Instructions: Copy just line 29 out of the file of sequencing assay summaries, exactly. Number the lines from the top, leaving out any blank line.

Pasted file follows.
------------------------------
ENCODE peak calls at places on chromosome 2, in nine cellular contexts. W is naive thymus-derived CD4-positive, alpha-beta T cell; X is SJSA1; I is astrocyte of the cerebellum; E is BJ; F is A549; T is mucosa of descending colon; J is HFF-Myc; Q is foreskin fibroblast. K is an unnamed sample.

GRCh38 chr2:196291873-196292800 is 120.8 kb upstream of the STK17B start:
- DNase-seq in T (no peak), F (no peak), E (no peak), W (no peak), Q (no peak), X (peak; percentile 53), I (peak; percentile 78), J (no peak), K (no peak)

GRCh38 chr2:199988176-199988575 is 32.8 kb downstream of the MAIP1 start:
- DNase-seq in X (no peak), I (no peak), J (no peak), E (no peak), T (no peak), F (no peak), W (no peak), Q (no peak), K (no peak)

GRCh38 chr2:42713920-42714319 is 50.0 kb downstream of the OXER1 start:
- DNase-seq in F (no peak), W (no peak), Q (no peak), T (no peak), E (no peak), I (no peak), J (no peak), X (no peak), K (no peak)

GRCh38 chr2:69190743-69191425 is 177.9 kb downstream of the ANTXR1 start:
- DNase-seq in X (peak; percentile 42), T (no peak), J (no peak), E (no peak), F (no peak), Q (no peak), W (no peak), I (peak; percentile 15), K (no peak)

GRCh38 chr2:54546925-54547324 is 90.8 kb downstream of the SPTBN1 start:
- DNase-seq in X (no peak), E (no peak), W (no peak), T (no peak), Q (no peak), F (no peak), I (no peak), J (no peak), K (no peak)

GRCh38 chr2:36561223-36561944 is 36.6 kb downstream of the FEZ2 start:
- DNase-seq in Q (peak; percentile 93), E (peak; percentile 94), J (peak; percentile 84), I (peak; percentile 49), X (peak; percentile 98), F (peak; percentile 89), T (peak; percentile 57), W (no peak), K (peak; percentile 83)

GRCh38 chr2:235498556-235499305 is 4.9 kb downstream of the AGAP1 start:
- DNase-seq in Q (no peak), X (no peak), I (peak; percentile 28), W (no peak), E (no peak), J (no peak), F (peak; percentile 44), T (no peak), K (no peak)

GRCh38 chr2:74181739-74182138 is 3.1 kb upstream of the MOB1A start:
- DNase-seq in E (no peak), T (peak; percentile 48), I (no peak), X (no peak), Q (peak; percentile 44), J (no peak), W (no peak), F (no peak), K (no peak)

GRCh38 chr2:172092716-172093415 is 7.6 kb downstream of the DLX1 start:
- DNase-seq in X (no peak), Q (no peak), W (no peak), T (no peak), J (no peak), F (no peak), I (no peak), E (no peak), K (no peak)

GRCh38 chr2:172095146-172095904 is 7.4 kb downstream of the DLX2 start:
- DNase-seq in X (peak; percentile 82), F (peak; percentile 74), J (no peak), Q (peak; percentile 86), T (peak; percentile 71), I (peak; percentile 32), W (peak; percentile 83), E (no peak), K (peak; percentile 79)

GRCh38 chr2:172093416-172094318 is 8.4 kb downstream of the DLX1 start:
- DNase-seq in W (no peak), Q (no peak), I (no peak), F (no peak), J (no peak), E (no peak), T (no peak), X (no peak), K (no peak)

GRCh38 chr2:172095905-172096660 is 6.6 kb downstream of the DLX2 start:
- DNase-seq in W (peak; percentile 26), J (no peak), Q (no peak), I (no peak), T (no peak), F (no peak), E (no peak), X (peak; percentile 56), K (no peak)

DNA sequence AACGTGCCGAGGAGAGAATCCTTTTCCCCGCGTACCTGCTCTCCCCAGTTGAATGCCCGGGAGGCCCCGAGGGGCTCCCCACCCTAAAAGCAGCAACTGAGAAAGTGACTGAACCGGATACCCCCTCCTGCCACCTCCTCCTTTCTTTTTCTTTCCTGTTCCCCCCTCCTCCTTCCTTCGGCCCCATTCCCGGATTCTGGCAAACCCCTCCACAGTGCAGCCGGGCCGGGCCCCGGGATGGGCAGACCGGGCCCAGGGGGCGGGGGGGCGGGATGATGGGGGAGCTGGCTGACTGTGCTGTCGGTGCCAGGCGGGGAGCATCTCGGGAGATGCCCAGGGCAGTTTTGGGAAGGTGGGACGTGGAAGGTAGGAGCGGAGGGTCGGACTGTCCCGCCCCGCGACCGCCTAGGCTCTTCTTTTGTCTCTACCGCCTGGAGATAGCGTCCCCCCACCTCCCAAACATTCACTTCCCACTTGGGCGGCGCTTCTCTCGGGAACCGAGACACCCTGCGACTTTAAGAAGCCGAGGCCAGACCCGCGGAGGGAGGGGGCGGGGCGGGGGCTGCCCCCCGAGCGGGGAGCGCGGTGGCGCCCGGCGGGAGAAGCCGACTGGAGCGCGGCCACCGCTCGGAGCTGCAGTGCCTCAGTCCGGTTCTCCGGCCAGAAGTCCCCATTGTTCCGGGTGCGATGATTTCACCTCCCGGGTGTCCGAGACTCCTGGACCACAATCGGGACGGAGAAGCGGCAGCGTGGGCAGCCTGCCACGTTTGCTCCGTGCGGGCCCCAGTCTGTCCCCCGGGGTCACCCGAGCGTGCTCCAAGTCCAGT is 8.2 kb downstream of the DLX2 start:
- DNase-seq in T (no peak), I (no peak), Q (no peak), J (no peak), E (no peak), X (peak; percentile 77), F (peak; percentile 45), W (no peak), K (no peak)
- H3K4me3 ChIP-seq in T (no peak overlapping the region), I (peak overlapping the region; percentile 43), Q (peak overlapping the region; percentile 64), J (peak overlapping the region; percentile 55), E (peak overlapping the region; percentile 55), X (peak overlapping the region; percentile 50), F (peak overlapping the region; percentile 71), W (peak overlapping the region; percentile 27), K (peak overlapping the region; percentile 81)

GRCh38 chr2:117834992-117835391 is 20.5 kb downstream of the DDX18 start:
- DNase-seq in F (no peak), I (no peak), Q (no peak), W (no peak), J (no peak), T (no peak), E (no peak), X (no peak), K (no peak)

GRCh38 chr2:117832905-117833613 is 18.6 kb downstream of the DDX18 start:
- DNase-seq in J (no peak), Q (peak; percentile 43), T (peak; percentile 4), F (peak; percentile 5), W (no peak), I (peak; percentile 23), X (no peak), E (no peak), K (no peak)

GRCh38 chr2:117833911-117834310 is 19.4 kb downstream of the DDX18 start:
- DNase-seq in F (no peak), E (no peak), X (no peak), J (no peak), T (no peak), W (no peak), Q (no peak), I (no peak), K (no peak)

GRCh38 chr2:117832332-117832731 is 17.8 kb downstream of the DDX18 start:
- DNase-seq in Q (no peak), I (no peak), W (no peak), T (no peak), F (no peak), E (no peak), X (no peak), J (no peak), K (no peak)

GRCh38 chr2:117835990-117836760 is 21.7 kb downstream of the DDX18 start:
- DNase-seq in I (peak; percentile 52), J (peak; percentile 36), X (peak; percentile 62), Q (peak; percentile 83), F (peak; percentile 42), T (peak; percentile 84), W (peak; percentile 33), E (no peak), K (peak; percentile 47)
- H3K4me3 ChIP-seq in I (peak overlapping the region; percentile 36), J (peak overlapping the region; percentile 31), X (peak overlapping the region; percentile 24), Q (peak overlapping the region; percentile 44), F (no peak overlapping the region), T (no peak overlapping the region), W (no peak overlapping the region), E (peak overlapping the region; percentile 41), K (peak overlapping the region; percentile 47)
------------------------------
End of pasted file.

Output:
GRCh38 chr2:117834992-117835391 is 20.5 kb downstream of the DDX18 start: